Pakistan's Accountability Court verdict against Nawaz Sharif means wriggle as ex-PM might, it's game over for now

One could hardly wish three-time prime minister Nawaz Sharif a happy birthday on a day when he was escorted to jail. His birthday, which rather ironically falls on Christmas, was not marked by peace or goodwill as the Islamabad Accountability Court sentenced him to seven years of rigorous imprisonment in what has come to be known as the Hill Metals case, which is only one of the several alleged corruption cases filed against him.

Worse, the court has issued perpetual warrants against his sons, Hussain and Hassan, and barred him from holding public office for another ten years after completing his sentence. Earlier, he was sentenced to 10 years in the Avenfield case — which related to the ownership of apartments in London's most elegant neighbourhood. No wonder then that a Twitter hashtag #NawazSharifgameover is doing the rounds.

 Pakistans Accountability Court verdict against Nawaz Sharif means wriggle as ex-PM might, its game over for now

File image of former Pakistani prime minister Nawaz Sharif. AP

Sharif was sentenced under Section 9-a(5) Ordinance no XVIII, 1999 that set up the National Accountability Bureau. That section states that the holder of public office is said to have committed the offence of corruption (among other clauses, "if he or any of his dependents or benamidars owns, possesses, or has any right or title in any movable or immovable property or pecuniary resources disproportionate to his known sources of income, which he cannot reasonably account for").

So the learned judge essentially found him guilty of being unable to account for the wealth that led to the setting up of the mill, which according to The Herald sent some PKR one billion (~Rs 50 crore) or more to the Sharifs between 2010 and 2015 in the form of "gifts". That's a lot of money. But it's still a tuppence when compared with some of what our own tycoons spend on the weddings of their offspring. The difference here is that they are not (directly) in politics, nor are they seen as national security threats. A Vijay Mallya may be as far more of a thief than Sharif, but in the end, that's between him and the tax men. Whatever his alleged crimes, he's highly unlikely to end up in front of a firing squad or be hanged at the end of a rope. Unfortunately, that's not entirely ruled out as far as Pakistan's prime ministers are concerned.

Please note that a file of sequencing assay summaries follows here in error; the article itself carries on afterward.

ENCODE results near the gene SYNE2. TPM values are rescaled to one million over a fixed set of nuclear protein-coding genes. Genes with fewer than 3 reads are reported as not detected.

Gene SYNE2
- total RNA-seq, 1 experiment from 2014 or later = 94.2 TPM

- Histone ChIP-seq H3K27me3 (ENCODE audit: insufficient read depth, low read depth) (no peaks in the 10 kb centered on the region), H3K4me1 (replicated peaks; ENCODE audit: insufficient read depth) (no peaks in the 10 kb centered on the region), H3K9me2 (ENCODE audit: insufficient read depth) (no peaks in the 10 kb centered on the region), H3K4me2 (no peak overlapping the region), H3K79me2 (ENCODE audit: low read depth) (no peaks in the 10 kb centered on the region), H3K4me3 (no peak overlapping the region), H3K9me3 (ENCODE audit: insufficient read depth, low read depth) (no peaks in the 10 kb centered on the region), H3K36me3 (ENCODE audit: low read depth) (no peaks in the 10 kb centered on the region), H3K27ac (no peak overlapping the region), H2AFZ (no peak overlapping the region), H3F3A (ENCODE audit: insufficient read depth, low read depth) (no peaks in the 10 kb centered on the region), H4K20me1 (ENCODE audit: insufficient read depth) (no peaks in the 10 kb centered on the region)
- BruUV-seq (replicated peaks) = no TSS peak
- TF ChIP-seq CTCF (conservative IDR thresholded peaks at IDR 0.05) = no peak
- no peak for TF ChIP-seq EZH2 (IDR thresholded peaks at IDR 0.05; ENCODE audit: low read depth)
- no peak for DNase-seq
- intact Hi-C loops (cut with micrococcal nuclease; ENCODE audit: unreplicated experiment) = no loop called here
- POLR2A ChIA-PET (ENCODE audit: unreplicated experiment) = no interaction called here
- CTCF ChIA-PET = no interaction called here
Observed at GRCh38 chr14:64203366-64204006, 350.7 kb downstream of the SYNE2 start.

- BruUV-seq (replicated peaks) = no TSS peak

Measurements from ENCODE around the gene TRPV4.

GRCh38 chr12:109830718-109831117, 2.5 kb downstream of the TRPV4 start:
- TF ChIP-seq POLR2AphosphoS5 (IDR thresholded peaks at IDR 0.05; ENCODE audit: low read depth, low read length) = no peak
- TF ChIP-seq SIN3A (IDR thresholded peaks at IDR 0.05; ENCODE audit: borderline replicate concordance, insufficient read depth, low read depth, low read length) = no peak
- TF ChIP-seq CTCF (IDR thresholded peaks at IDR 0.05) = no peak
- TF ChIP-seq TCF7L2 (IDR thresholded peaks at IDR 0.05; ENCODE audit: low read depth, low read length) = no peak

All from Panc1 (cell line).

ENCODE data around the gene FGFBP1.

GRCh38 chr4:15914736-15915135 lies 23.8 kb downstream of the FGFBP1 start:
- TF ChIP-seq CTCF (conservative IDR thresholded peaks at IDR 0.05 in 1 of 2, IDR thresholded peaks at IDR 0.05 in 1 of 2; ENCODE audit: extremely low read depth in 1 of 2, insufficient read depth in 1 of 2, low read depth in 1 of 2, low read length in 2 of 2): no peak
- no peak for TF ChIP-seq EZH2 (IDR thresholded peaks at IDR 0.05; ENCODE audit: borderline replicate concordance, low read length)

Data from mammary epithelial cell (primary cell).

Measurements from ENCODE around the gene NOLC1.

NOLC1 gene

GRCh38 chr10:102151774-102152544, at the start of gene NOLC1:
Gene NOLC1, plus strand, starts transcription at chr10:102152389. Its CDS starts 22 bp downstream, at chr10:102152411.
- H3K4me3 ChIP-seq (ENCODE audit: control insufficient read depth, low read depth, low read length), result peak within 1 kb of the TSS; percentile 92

There are innumerable inconsistencies with regard to the case that are being pointed out by PML(N) supporters. For one, all the evidence points to the children’s actions, not that of the father. Justice Muhammad Bashir however noted — with some justification — that the whole family was one monolith and that the Sharif as the father, could not deny that he had given them money.

Second, it is undoubtedly the case that businesses in South Asia and probably elsewhere are done largely on large cash infusions and sleight of hand in terms of who gave what. That doesn't make it all right and tight. What is true is that if the basis of conviction is applied evenly, most of Pakistan's businessmen would be languishing in jail. Third, is the crowing of his opponents with tweets showing Prime Minister Narendra Modi hand-in-hand with Sharif at a location in Pakistan. The charge of being pro-India was thrown into the public debate when it seemed that charges against Sharif would not stick. That is what is most alarming.

While there is nothing so dead as an overthrown king, the poor turnout for Sharif's sentencing would seem to herald the end of the venerable old party as it is now. The sons of Sharif can only return at the risk of incarceration. The daughter is too deeply involved in the cases, and has already been sentenced. When asked who will lead the party, the only answer from the former prime minister was that the party would decide.

The obvious choice to lead the party onward seems to be Nawaz's brother Shehbaz Sharif, who is beginning to see his fortunes rise as the Punjab chief minister Usman Buzdar is drawing serious flak for incompetence as well as nepotism. But that would mean that the political lineage would pass to his sons, not those of Nawaz. That may not be entirely acceptable in a continent where fratricide has been virtually a historical legacy.

Sharif has still the option of appeal. Moreover he has not been found guilty under the section of the Ordinance that deals with using his public office to amass a fortune. There's still hope for the family in terms of clearing a way eventually for a daughter or sibling to lead the party. The actual problem however is not a legal one. The problem is how to deal with the psychological rigging that the milt-establishment has carried out over the last few years, where the Pakistani citizen has been treated to a soap opera of politicians, their children and details of staggering wealth.

In a country where a square meal a day is a luxury that's difficult to sympathise with, the "victimhood" narrative fell flat. Sharif is going to find it's lonely at the top, as well as at the bottom. Meanwhile, Prime Minister Imran Khan would be wise to get his accounts sorted and filed away for possible future reference.

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Updated Date: Dec 26, 2018 12:56:54 IST